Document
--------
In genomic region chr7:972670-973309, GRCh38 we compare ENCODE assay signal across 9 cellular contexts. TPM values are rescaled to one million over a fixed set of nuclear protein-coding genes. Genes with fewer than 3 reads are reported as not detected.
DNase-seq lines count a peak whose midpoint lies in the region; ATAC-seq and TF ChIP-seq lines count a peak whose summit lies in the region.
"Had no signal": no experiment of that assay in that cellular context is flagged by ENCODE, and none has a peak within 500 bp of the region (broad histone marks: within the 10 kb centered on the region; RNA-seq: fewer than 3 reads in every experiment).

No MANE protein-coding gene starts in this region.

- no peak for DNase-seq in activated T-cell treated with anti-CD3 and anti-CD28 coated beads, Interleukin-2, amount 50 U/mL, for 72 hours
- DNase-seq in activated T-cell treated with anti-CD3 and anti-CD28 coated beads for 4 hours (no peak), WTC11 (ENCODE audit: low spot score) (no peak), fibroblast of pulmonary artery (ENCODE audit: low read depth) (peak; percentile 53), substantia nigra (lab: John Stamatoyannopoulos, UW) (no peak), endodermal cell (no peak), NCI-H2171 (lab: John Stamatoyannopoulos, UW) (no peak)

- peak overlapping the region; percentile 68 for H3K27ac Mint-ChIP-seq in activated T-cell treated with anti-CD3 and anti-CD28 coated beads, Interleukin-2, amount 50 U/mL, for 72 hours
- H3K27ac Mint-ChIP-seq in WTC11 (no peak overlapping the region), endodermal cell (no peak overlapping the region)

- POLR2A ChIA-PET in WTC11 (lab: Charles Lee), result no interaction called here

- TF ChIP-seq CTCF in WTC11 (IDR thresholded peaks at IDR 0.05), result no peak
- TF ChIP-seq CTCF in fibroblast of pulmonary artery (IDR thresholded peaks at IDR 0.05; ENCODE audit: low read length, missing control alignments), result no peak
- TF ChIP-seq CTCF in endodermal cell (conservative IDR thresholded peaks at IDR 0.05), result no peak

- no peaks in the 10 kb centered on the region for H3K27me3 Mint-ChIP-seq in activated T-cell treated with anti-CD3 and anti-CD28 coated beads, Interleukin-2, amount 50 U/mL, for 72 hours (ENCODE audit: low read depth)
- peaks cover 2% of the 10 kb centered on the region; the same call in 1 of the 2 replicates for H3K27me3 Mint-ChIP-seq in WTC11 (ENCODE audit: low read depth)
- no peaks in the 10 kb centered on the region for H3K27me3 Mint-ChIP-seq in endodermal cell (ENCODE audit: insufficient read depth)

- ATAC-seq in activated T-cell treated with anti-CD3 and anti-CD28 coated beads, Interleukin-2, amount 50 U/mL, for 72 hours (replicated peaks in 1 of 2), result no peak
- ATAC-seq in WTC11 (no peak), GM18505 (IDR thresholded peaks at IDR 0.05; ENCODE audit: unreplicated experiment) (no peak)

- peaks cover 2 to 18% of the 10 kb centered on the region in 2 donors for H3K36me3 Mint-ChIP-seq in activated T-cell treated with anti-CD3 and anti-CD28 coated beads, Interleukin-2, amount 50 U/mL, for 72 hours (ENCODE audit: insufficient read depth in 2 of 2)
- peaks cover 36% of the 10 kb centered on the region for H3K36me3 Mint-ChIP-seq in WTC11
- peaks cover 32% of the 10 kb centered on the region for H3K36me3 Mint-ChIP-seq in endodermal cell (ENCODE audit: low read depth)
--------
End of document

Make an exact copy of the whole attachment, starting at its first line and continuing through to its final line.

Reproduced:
In genomic region chr7:972670-973309, GRCh38 we compare ENCODE assay signal across 9 cellular contexts. TPM values are rescaled to one million over a fixed set of nuclear protein-coding genes. Genes with fewer than 3 reads are reported as not detected.
DNase-seq lines count a peak whose midpoint lies in the region; ATAC-seq and TF ChIP-seq lines count a peak whose summit lies in the region.
"Had no signal": no experiment of that assay in that cellular context is flagged by ENCODE, and none has a peak within 500 bp of the region (broad histone marks: within the 10 kb centered on the region; RNA-seq: fewer than 3 reads in every experiment).

No MANE protein-coding gene starts in this region.

- no peak for DNase-seq in activated T-cell treated with anti-CD3 and anti-CD28 coated beads, Interleukin-2, amount 50 U/mL, for 72 hours
- DNase-seq in activated T-cell treated with anti-CD3 and anti-CD28 coated beads for 4 hours (no peak), WTC11 (ENCODE audit: low spot score) (no peak), fibroblast of pulmonary artery (ENCODE audit: low read depth) (peak; percentile 53), substantia nigra (lab: John Stamatoyannopoulos, UW) (no peak), endodermal cell (no peak), NCI-H2171 (lab: John Stamatoyannopoulos, UW) (no peak)

- peak overlapping the region; percentile 68 for H3K27ac Mint-ChIP-seq in activated T-cell treated with anti-CD3 and anti-CD28 coated beads, Interleukin-2, amount 50 U/mL, for 72 hours
- H3K27ac Mint-ChIP-seq in WTC11 (no peak overlapping the region), endodermal cell (no peak overlapping the region)

- POLR2A ChIA-PET in WTC11 (lab: Charles Lee), result no interaction called here

- TF ChIP-seq CTCF in WTC11 (IDR thresholded peaks at IDR 0.05), result no peak
- TF ChIP-seq CTCF in fibroblast of pulmonary artery (IDR thresholded peaks at IDR 0.05; ENCODE audit: low read length, missing control alignments), result no peak
- TF ChIP-seq CTCF in endodermal cell (conservative IDR thresholded peaks at IDR 0.05), result no peak

- no peaks in the 10 kb centered on the region for H3K27me3 Mint-ChIP-seq in activated T-cell treated with anti-CD3 and anti-CD28 coated beads, Interleukin-2, amount 50 U/mL, for 72 hours (ENCODE audit: low read depth)
- peaks cover 2% of the 10 kb centered on the region; the same call in 1 of the 2 replicates for H3K27me3 Mint-ChIP-seq in WTC11 (ENCODE audit: low read depth)
- no peaks in the 10 kb centered on the region for H3K27me3 Mint-ChIP-seq in endodermal cell (ENCODE audit: insufficient read depth)

- ATAC-seq in activated T-cell treated with anti-CD3 and anti-CD28 coated beads, Interleukin-2, amount 50 U/mL, for 72 hours (replicated peaks in 1 of 2), result no peak
- ATAC-seq in WTC11 (no peak), GM18505 (IDR thresholded peaks at IDR 0.05; ENCODE audit: unreplicated experiment) (no peak)

- peaks cover 2 to 18% of the 10 kb centered on the region in 2 donors for H3K36me3 Mint-ChIP-seq in activated T-cell treated with anti-CD3 and anti-CD28 coated beads, Interleukin-2, amount 50 U/mL, for 72 hours (ENCODE audit: insufficient read depth in 2 of 2)
- peaks cover 36% of the 10 kb centered on the region for H3K36me3 Mint-ChIP-seq in WTC11
- peaks cover 32% of the 10 kb centered on the region for H3K36me3 Mint-ChIP-seq in endodermal cell (ENCODE audit: low read depth)